In August 2020, Benicia City Council passed Resolution 20, allowing the city of Benicia to hire an Equity, Diversity, and Inclusion Manager.

After an extensive interview process, the town of Benicia hired Dr. Maliika Chambers. Dr. Chambers is taking the lead in evaluating Benicia systems, analyzing data, addressing equity, and making the necessary recommendations to support all Benicia residents.

Equity work is more than addressing situations about race. Equity work is also about perspective, gender, age, socioeconomics, and much more. Engaging in discussions and learning from our individual experiences provides an opportunity for growth. Communities and organizational structures that are proactive in equity work and believe all members matter, benefit from higher-level sustainable outcomes. Forming collaborative partnerships enables constituents to create multi-layered solutions together. “It is about closing those gaps that are barriers to entry, whether it is race, age, gender, language proficiency… All of these things become barriers to entry and become predictors of one’s success, and we don’t think about it, but we know it,” stated Dr. Chambers. Dr. Chambers also stated, “My definition of equity is closing those gaps and, wherever possible, eliminating them that become predictors to people’s success. Because equity, true equity is beneficial to everyone and we all thrive in an equitable community.”

Ideally, normalizing conversations about equity takes away the mystery and false speculations.

When we fail to engage in equity work, we put ourselves in a mindset of creating false narratives and making assumptions that further divide. Dr. Chambers stated, “One of the important things is that for any work like this, you have to be open to listening to the community, both positive and negative. Part of the conversation is, to be able to have it, you have to be able to articulate in ways that make sense, what the experience of being in Benicia is like. If you truly want to be successful in this work, you have to be willing to listen to the hard truth and not feel like no matter what’s happened before, we are starting from today, and I want to have that conversation.” In building such partnerships, the city of Benicia will join the Government Alliance on Race and Equity (GARE). GARE is a national network of government officials working towards the goal of racial equity.

The city of Benicia will also participate in the National League of Cities, which equips city leadership in improving the lives of current and future community constituents and building equitable infrastructures. Benicia community leaders will have an opportunity to engage in work around gender and racial disparities and ways to find solutions under the League of Cities is the Race, Equity, Leadership Council (REAL). “Elected officials will connect on how to build equitable communities, so we don’t have to reinvent the wheel, here in Benicia,” stated Dr. Chambers. Dr. Chambers goes on to state, “It’s really about tapping into the work that is already being done in this area and providing that framework.” The city of Benicia will also participate in Cities of Opportunity. Dr. Chambers stated, “Cities of Opportunities initiatives focus on equity and resilience in building capacity.” Dr. Chambers went on to state, “This initiative allows people to see how it’s done, and we have a blueprint of a framework that also provides training and funding resources to staff.”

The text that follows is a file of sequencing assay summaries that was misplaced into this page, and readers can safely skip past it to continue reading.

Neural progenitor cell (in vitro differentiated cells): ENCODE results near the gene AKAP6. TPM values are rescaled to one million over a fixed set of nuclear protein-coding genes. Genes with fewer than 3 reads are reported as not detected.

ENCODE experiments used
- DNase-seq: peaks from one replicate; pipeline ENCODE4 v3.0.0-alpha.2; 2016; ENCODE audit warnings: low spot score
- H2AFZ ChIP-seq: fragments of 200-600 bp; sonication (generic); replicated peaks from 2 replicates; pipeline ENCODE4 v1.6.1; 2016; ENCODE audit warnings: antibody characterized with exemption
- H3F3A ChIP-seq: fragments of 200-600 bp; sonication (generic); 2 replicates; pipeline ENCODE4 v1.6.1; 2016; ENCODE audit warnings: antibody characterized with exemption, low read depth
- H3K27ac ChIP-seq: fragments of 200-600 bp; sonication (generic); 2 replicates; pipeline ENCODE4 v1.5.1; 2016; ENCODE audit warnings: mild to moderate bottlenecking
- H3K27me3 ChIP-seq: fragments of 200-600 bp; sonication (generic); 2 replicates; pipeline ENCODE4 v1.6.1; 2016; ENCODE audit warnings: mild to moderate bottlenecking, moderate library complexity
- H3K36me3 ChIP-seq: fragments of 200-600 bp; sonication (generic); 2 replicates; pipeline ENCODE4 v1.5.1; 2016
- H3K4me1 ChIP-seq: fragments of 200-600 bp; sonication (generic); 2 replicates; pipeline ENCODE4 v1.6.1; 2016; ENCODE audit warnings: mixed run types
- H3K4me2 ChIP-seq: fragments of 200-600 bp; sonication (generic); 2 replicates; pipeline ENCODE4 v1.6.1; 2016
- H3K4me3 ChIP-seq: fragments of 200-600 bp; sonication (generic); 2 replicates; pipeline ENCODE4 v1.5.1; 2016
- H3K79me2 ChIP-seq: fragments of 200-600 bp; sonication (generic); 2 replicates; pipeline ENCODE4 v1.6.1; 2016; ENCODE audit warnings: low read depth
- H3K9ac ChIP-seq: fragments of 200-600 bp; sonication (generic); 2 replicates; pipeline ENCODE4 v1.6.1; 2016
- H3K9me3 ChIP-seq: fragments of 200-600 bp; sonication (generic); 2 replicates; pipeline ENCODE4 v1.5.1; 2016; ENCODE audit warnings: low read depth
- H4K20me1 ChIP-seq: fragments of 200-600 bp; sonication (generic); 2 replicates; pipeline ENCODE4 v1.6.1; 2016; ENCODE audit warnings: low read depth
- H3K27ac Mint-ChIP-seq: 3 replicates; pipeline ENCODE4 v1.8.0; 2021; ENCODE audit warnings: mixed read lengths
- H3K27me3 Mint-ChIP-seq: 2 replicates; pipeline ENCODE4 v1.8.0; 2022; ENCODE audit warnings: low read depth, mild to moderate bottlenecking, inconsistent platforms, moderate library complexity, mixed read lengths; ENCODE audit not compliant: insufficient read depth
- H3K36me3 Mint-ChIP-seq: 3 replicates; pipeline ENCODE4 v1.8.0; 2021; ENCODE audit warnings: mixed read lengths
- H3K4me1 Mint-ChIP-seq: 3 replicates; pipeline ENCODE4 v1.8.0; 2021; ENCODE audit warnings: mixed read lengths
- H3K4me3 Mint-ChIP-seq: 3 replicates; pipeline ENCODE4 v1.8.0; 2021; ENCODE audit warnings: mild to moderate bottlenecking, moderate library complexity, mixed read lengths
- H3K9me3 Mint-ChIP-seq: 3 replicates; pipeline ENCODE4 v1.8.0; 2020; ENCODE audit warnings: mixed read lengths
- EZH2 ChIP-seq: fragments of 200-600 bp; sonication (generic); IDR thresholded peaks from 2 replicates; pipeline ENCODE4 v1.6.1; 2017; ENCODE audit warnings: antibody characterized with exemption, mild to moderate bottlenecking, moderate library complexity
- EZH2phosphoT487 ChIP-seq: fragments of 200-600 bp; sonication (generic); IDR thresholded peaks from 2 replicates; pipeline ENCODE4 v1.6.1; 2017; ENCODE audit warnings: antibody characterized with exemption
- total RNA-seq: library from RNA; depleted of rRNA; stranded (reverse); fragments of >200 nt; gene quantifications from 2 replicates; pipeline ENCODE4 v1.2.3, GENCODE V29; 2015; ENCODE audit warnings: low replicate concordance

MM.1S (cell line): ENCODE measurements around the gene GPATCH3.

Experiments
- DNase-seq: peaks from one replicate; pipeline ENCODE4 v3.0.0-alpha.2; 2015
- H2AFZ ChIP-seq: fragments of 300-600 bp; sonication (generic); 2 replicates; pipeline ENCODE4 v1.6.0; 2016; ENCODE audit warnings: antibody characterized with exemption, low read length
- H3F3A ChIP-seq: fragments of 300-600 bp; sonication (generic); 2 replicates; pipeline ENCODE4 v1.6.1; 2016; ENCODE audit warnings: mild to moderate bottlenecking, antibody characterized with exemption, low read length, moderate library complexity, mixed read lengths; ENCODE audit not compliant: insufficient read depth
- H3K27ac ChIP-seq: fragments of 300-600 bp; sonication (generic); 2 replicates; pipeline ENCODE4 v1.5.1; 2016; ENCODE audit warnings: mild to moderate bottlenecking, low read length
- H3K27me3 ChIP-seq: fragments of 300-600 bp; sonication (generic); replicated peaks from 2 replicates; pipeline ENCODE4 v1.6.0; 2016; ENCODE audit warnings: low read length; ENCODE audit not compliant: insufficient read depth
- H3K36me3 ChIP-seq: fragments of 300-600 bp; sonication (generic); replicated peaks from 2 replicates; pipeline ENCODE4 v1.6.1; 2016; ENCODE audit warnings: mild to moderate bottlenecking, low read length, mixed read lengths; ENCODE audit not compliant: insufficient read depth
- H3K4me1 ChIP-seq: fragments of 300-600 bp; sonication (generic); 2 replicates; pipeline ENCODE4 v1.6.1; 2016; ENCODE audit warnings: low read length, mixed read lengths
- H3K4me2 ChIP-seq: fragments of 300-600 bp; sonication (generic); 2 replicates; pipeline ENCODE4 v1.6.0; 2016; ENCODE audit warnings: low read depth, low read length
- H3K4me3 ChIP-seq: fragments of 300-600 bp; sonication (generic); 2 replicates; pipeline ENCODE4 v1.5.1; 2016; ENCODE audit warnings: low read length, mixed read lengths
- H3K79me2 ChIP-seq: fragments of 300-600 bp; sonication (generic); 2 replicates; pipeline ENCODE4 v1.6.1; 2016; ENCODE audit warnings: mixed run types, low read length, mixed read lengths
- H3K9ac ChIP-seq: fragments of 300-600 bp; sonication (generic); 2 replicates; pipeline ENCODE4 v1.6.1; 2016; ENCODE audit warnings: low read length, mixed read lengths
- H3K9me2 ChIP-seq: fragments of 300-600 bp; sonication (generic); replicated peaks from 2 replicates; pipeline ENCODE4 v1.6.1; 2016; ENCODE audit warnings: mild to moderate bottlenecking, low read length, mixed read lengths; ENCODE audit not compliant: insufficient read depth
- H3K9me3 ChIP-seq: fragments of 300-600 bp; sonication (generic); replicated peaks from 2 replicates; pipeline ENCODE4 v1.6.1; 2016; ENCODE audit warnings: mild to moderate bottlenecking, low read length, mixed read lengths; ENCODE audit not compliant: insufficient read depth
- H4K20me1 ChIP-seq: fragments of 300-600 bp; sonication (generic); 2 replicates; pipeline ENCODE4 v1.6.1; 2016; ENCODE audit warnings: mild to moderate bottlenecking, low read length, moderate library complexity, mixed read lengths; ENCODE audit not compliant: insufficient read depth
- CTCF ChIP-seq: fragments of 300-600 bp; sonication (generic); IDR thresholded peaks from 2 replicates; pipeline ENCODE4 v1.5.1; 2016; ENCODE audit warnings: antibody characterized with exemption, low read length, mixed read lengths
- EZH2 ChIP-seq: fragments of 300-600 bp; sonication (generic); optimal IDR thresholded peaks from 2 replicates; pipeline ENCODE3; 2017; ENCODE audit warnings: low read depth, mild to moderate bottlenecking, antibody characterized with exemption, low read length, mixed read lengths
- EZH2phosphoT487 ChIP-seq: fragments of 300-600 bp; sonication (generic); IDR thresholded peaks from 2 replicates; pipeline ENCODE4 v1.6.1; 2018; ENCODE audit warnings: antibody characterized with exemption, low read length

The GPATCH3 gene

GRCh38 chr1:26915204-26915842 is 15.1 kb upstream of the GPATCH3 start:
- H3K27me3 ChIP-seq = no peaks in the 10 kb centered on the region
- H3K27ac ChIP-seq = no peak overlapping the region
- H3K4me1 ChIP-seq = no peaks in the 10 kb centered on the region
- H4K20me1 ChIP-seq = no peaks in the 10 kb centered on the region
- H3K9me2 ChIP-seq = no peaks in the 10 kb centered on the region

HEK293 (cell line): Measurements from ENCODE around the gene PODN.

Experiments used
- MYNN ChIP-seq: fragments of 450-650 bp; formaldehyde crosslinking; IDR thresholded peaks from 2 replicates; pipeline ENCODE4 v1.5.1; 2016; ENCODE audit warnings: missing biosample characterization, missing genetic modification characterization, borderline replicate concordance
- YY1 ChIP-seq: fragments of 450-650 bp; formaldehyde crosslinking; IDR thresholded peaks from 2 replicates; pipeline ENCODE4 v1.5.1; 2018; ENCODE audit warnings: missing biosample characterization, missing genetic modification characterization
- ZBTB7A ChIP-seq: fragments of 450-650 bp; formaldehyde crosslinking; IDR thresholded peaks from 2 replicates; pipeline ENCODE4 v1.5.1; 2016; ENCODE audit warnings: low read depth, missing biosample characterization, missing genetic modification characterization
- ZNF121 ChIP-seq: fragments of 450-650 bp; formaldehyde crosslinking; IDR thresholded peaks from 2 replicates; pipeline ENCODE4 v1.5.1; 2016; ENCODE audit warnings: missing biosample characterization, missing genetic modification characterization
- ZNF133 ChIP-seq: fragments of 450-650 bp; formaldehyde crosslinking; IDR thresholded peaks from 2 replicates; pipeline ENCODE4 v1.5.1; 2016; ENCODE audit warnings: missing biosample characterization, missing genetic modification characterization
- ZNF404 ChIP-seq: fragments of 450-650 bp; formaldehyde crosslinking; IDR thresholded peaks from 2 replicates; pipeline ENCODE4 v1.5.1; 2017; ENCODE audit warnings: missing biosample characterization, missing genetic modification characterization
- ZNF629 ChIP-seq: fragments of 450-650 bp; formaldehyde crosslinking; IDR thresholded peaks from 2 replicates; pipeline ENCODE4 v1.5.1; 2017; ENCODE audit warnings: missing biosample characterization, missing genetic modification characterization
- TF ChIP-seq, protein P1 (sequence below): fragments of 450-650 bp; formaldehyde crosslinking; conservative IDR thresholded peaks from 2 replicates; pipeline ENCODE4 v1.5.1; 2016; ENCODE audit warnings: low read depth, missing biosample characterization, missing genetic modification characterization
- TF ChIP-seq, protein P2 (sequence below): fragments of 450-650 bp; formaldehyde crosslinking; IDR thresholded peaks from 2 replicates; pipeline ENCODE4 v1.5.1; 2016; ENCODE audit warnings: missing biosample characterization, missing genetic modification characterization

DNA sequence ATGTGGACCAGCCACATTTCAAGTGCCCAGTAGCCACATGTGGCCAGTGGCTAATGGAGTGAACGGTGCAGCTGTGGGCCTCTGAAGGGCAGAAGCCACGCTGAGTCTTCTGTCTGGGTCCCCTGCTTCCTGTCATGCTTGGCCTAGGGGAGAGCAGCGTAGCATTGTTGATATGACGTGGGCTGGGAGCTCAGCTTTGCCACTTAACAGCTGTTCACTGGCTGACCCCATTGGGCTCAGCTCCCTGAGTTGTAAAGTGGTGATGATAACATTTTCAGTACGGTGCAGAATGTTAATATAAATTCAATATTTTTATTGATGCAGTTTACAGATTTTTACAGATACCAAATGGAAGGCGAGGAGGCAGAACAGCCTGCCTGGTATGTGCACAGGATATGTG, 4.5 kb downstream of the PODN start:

At one point in time in our American history, it was legal to discriminate based on race and gender and exclude specific community members from attending the same schools, voting, buying property, and living in particular communities. While many of those laws are no longer in place, some of the old ideology lingers and can potentially impact decision-making. It is not an excuse, but a reality that plays out differently within our various systems, and while it is not our fault, it is our responsibility to address it. “Equity work is not a Benicia problem, it is a national crisis of opportunity, and we want to be proactive, which is one of the reasons why I took this role,” stated Dr. Chambers. Dr. Chambers went on to share, “I took this role because nothing has happened to the scale that would require someone come in and do this work by force; however, what we see in the news and in our community are symptoms and outcomes of the historical systemic and legislative inequities that have happened, and we want, to the extent possible, to be able to start to address that so that we don’t have to learn the difficult lesson that other cities have.”

Dr. Chambers will use data that pertains specifically to the city of Benicia.

Dr. Chambers stated, “For this work, we must focus on the data demographics and patterns and trends in Benicia, so that’s a different take on data specifics. We will not be comparing Benicia to Fairfield or Vacaville, we will compare Benicia vs. Benicia and any assessment indicators and studies will be limited to the past, present and future of the city of Benicia.”

Dr. Chamber’s prefers the acronym V.I.B.E. to describe her work. “The reason I use VIBE, which stands for values, inclusion, belonging and equity, is because it applies to the work that we are doing,” stated Dr. Chambers.  Dr. Chamber’s goes on to state, “A community is a place where individuals are valued and are included and they belong equally and a place where individuals live, learn and work successfully. We want Benicia to be a VIBE as in we want it to be a vibrant community, a place where people feel that and they belong, so that’s why I thought that acronym is beneficial.”